Why sewing? I’ve been obsessed with sewing since I was a pre-schooler, and learned to use a sewing machine around the same time as I was learning to read and write. It’s a part of me. I studied to be a fashion designer and worked in that field for several years, but was always frustrated by the lack of sculptural and creative possibilities in mainstream garment production. I moved into the area of accessories – hats and bags – with a brief foray into boutique/art home furnishings. The ability to make abstract shapes as functional objects grabbed me, and I specialised in this area.
If you weren’t doing this, what would occupy your time? I can’t imagine doing something that doesn’t involve designing and sewing. I’d have to win a lottery or do something extraordinary that would allow me to have all the time in the world to do what I do without having to earn a living from it. I suppose I could possibly be an organic subsistence farmer – I also love growing vegetables, and without the lottery win or other means of regular income, I might just need that food.
Who taught you your crafting skills? My sewing career began at about age three, pestering my eldest (then teenage) sister as she sewed. She left home when I started school and showed me how to use the sewing machine so that I could continue sewing in her absence. I was then self-taught, using books and magazines as resources. By the time I was at high school, I was making all of my own clothes. I was formally trained at RMIT (Fashion degree) and then worked in various parts of the fashion and crafts industries in Australia, England and Ireland. I’ve been teaching for over 10 years, and in that time, new products and resources have been emerging all of the time. I constantly experiment with new techniques and I’m still learning.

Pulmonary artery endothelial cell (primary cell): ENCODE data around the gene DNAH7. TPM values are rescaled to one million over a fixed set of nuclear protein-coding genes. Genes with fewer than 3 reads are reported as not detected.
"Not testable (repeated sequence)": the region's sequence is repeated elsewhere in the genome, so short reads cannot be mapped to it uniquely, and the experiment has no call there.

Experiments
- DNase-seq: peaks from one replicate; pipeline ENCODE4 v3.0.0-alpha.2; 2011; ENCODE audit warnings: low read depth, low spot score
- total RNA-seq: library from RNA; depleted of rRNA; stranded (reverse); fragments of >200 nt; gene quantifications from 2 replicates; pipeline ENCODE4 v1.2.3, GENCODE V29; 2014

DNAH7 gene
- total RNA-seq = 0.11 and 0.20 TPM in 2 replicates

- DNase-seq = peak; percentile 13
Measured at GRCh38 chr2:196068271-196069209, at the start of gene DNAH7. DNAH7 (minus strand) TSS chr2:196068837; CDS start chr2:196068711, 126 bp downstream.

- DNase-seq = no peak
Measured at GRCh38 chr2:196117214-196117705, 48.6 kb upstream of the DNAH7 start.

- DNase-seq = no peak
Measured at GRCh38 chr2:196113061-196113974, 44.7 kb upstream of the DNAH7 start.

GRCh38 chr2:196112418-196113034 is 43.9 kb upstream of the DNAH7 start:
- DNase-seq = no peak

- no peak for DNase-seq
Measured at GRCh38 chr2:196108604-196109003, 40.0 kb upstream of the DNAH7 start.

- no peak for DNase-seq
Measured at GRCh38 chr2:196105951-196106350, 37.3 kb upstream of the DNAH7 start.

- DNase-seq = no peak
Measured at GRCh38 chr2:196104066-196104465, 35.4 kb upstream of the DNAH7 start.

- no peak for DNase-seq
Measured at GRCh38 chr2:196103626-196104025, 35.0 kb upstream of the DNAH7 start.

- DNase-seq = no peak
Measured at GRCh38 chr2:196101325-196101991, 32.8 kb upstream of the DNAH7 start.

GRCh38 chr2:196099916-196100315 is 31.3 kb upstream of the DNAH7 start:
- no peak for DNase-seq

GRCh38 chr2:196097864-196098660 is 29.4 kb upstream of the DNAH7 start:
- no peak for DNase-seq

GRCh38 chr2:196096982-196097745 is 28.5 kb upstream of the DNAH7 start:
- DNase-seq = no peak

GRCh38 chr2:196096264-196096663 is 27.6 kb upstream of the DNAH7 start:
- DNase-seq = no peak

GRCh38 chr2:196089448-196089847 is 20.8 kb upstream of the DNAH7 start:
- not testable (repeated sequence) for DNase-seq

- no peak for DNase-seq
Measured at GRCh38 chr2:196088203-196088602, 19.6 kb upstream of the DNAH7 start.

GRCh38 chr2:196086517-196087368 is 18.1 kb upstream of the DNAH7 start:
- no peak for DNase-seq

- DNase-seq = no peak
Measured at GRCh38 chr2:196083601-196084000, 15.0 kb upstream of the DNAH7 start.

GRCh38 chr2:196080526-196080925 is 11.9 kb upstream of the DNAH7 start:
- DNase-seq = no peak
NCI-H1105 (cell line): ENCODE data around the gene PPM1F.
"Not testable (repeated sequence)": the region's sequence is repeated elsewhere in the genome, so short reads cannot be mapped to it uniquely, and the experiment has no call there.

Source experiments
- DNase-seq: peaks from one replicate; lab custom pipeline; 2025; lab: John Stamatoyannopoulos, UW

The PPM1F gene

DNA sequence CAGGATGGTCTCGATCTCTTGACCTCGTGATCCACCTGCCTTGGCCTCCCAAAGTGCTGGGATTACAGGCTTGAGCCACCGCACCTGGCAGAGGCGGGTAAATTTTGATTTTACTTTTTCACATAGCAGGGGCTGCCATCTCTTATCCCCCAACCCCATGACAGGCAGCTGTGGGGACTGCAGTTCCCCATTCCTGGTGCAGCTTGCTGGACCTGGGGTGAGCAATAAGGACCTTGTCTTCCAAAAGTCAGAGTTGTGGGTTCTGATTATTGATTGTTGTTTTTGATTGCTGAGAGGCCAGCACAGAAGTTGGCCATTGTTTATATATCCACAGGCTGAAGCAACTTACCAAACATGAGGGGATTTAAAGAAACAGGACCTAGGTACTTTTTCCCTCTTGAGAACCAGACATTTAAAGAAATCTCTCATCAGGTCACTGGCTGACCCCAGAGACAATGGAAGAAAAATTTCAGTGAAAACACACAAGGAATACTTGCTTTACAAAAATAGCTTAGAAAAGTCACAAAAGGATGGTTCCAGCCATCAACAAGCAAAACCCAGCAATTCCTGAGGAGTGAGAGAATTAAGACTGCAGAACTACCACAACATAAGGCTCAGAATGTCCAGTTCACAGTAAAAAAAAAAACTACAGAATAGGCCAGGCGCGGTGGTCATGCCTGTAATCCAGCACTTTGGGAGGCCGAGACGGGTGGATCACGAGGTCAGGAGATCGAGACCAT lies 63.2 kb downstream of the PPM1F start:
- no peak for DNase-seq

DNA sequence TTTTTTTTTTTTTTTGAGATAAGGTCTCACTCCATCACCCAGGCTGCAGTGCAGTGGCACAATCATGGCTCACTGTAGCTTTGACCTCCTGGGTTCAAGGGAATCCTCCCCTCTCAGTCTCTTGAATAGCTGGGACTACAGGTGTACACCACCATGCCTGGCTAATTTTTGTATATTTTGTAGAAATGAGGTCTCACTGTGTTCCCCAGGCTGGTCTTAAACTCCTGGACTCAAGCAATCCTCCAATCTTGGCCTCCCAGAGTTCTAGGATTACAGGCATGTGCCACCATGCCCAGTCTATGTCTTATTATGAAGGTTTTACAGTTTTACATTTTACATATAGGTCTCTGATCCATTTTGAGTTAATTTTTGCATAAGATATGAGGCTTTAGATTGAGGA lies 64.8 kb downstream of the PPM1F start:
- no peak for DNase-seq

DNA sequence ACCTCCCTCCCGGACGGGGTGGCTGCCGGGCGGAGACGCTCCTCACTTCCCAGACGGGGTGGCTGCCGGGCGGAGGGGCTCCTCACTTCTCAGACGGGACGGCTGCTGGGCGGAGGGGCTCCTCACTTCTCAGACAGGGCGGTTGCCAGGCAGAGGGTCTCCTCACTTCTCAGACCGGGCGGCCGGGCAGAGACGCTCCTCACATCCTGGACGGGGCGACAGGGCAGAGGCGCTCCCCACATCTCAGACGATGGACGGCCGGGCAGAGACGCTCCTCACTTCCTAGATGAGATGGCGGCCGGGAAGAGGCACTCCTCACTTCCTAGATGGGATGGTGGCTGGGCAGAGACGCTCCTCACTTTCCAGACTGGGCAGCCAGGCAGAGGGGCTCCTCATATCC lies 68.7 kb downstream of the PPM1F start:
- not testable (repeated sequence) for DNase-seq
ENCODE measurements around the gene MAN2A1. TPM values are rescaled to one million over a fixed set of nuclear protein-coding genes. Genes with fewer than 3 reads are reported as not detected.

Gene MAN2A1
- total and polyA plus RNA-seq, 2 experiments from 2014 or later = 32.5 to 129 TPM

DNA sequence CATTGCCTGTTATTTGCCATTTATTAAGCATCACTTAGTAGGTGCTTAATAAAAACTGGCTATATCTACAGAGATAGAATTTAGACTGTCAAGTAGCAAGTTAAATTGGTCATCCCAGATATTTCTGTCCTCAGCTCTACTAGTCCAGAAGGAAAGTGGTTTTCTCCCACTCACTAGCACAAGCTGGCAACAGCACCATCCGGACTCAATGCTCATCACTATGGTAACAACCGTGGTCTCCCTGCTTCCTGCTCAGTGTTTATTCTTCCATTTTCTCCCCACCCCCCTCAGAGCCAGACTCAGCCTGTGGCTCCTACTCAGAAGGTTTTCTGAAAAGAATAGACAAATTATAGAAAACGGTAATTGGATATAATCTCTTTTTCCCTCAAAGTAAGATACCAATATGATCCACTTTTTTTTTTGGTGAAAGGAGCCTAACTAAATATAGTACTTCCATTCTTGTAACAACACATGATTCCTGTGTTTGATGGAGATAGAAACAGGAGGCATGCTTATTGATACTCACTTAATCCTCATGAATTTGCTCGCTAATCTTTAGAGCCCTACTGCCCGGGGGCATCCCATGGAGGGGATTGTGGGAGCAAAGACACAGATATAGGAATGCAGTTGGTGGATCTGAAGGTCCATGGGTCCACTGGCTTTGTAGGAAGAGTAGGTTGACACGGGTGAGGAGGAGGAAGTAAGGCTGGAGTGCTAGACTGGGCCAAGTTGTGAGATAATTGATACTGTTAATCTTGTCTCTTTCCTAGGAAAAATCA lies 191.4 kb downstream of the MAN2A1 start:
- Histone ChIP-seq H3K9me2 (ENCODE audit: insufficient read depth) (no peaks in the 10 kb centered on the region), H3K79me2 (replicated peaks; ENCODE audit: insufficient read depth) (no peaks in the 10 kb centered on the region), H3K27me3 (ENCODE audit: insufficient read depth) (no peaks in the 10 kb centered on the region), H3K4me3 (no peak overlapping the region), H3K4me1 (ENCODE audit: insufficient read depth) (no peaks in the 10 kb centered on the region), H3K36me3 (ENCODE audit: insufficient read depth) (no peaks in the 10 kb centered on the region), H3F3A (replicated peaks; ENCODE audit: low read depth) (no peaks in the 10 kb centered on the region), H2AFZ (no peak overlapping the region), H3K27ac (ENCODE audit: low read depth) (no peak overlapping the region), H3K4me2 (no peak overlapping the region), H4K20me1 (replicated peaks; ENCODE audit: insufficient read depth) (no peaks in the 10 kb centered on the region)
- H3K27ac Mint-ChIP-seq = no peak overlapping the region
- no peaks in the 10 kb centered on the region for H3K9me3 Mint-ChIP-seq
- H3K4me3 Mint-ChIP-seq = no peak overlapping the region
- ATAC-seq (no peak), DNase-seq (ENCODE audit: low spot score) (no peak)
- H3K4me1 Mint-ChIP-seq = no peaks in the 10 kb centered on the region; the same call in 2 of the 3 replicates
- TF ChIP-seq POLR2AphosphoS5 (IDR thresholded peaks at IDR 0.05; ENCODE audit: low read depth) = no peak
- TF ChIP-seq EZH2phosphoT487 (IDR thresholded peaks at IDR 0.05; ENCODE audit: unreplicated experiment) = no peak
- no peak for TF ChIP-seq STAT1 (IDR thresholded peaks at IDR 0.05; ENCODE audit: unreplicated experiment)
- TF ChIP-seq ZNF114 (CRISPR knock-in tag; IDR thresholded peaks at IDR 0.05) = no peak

What does this craft mean to you?It’s just the way that I live – how I see the world. Everything is through the lens of “how is that made?” I appreciate good craftsmanship and great design and am constantly aiming to improve both of these abilities in myself.
What is your advice for beginners?Don’t expect perfection or judge your work against that of people with more experience. We all had to start somewhere, and we’ve all made mistakes that teach us the best way to do things next time. I always assure beginners that the biggest diff erence between them and people with more sewing experience is the attitude toward unpicking. The more experience we have with sewing, the more accepting we are of the fact that we’ll make mistakes that need unpicking. We don’t see it as failure, just part of the process.